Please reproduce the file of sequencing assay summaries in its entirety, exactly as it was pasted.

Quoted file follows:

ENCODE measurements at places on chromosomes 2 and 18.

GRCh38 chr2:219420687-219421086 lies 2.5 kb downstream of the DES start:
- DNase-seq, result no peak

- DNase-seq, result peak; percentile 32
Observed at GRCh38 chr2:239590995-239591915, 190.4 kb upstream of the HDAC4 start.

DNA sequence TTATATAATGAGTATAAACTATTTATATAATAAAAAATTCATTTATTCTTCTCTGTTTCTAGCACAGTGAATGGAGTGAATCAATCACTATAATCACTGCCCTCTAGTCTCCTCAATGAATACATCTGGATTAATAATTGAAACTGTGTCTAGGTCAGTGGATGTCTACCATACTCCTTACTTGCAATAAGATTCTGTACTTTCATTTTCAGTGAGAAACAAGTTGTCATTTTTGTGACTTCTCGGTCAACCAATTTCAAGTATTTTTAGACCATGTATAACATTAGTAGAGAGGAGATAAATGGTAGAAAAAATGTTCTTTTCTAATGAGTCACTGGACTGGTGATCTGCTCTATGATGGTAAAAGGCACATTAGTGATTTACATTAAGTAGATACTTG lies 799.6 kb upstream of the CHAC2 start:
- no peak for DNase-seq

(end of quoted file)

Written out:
ENCODE measurements at places on chromosomes 2 and 18.

GRCh38 chr2:219420687-219421086 lies 2.5 kb downstream of the DES start:
- DNase-seq, result no peak

- DNase-seq, result peak; percentile 32
Observed at GRCh38 chr2:239590995-239591915, 190.4 kb upstream of the HDAC4 start.

DNA sequence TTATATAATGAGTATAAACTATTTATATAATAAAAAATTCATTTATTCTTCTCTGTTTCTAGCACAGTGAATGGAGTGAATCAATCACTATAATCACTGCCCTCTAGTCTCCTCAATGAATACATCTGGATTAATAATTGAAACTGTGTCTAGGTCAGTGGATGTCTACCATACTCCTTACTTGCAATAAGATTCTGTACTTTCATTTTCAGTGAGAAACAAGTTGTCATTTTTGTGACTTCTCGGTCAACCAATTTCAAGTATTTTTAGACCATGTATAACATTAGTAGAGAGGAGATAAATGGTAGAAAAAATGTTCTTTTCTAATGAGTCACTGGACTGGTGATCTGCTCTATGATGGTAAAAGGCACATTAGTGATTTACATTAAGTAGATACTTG lies 799.6 kb upstream of the CHAC2 start:
- no peak for DNase-seq